Tunisians fear rise of extremism

They condemn extremism

TUNIS - Hundreds of demonstrators took to the streets of Tunis Thursday to condemn extremism amid unease over last month's attack by Salafist Muslims on a cinema showing a film about secularism.
Demonstrators held aloft banners in support of "a modern, independent Tunisia" and "a progressive state" as they marched along Mohamed V avenue in the rally which followed calls by several political groups.
"It's a citizen initiative that aims to show that Tunisia belongs to everyone, that we are witnessing worrying phenomena that must quickly come to an end," said Ahmed Brahim, leader of the left-wing Ettajdid party.
Six members of the Salafist movement were arrested on June 26 after they stormed a cinema and broke its glass doors in a bid to stop the screening of the film "Neither Allah, nor Master" on secularism in Tunisia.
A few days later police arrested 30 people when Salafist demonstrators gathered outside the main courthouse in Tunis to demand their release.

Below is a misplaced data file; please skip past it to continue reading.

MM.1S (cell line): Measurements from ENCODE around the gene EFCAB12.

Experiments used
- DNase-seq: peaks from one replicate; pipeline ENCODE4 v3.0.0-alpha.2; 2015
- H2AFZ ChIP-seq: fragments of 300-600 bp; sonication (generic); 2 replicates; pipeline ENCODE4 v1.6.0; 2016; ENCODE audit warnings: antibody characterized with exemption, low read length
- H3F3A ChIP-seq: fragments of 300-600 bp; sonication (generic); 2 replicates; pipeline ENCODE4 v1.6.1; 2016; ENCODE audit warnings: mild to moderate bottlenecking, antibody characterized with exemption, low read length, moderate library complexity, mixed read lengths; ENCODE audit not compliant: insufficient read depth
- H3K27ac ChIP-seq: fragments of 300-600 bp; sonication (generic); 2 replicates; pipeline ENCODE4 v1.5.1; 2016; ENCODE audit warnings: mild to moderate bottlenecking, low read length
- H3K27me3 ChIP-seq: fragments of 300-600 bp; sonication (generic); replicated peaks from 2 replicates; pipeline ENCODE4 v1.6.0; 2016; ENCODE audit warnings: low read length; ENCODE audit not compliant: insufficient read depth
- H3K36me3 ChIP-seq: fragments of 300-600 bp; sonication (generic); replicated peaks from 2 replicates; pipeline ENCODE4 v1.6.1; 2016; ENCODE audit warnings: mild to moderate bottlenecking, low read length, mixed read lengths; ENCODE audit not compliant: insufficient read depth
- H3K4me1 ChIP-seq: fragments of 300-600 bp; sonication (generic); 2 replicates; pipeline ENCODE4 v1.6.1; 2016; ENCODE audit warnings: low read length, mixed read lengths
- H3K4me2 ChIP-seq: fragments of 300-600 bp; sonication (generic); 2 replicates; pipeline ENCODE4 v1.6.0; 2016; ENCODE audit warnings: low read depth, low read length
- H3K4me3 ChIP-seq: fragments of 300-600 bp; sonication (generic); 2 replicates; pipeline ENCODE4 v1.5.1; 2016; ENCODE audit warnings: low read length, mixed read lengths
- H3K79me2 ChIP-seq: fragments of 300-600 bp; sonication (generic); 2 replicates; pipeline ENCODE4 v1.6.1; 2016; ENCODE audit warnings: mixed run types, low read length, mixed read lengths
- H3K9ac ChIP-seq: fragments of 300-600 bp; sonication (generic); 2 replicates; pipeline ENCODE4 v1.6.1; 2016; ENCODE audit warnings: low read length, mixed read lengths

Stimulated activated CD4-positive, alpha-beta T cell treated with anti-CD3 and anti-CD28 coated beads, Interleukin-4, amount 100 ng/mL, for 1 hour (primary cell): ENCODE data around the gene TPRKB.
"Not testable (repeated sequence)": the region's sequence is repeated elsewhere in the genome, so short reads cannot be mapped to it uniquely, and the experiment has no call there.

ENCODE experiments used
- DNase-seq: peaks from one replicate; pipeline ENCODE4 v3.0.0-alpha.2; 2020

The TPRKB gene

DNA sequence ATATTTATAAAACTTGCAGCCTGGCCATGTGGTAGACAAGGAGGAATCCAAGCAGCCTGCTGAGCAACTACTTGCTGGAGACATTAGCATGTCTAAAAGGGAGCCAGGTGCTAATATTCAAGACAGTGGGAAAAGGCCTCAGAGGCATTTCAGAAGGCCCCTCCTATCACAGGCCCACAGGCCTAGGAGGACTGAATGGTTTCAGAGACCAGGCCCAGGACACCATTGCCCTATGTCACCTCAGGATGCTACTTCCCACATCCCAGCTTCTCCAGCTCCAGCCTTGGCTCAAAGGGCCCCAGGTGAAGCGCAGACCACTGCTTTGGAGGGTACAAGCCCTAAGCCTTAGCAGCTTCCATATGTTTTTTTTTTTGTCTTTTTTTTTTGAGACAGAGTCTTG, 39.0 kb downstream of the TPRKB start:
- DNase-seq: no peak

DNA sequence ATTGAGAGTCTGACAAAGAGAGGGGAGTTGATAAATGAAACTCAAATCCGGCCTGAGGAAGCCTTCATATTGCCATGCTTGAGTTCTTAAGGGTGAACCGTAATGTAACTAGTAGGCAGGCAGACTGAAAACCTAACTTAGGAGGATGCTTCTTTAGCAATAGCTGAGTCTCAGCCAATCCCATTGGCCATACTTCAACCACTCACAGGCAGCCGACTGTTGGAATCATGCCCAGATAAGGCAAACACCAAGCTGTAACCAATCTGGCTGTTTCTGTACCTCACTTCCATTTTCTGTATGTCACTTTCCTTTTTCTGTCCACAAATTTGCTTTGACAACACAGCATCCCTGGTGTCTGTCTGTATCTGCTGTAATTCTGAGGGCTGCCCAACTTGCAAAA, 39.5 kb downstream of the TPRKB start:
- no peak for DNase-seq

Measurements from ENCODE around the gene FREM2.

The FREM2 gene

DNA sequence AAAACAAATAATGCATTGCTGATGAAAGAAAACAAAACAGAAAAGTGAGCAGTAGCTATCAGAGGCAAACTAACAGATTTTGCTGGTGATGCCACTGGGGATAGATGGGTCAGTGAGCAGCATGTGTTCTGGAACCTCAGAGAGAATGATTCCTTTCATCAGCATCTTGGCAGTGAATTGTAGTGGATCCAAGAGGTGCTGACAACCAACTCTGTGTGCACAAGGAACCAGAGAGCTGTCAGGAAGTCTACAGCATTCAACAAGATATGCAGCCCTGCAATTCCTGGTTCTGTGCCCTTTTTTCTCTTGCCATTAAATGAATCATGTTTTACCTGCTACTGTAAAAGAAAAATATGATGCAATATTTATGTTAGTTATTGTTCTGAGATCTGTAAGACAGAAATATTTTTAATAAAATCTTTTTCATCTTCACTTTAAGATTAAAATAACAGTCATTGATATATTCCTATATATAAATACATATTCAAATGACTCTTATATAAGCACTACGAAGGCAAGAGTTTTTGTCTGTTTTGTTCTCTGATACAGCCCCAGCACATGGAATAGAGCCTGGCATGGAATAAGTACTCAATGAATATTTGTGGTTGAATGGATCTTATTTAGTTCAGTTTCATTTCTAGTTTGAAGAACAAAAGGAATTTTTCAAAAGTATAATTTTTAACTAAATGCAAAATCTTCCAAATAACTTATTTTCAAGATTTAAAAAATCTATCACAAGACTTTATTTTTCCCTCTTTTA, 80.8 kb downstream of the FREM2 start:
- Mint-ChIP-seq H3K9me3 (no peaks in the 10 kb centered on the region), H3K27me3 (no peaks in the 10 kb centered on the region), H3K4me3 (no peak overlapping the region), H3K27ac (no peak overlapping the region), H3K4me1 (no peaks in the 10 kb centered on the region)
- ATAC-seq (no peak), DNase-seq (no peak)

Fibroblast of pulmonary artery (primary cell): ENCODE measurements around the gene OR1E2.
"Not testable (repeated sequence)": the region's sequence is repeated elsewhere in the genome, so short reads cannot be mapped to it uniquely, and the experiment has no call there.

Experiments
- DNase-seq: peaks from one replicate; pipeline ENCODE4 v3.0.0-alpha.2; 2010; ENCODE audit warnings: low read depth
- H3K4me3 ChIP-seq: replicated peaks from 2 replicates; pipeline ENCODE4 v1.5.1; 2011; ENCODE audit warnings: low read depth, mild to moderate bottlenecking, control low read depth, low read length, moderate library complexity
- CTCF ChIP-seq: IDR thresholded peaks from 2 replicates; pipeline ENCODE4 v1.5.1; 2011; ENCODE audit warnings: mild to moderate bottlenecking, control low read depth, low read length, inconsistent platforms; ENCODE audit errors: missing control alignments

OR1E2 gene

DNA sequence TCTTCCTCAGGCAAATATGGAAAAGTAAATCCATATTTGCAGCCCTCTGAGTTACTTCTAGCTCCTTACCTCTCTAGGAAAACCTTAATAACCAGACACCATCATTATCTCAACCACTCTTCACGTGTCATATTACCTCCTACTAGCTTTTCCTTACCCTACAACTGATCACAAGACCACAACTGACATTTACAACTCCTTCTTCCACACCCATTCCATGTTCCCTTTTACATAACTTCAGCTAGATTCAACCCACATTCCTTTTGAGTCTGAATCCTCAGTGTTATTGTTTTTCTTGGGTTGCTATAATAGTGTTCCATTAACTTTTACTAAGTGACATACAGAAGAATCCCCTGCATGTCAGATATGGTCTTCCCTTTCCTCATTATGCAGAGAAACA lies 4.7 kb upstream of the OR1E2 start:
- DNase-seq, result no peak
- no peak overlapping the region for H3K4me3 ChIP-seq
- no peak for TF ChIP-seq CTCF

"There is sometimes disinformation surrounding the Islamist threat, but there are also the facts, and we are here to show that we are vigilant," said Meriem Zeghidi, a member of the Lam Echalm collective.
A number of demonstrators voiced concerns over the influence of the Islamist movement Ennahda who they accuse of speaking "a double language".
Led by Rached Ghannouchi, the party was banned under the regime of former Tunisian leader Zine el Abidine Ben Ali and legalised following the January revolution that saw him ousted from power.
Ennahda has been performing well in the polls ahead of the first post-uprising election on October 23.
The Salafist Tahrir party, suspected of being behind the cinema raid and an attack on a lawyer in Tunis, is not authorised.
Elsewhere 200 demonstrators set two police stations ablaze overnight Wednesday in protest at the deaths of two inmates during an attempted jailbreak, the interior ministry said Thursday.
The stations were targeted in the central town of Haidra.
"Two hundred people, most of them drunk, torched two police stations and stole computers from the town hall," said spokesman Mohamed Hichem Moueddeb, who did not report any injuries.
Haidra, a town of 3,000 people, is located in Kasserine province.
Two people were killed and 24 injured when inmates set mattresses ablaze during Tuesday's attempted jailbreak in the town of Kasserine.
"Security forces are not responsible for the deaths in the jail," Moueddeb said.
He added that police in Haidra showed restraint during the overnight attack so as not to jeopardise relations between security forces and the public.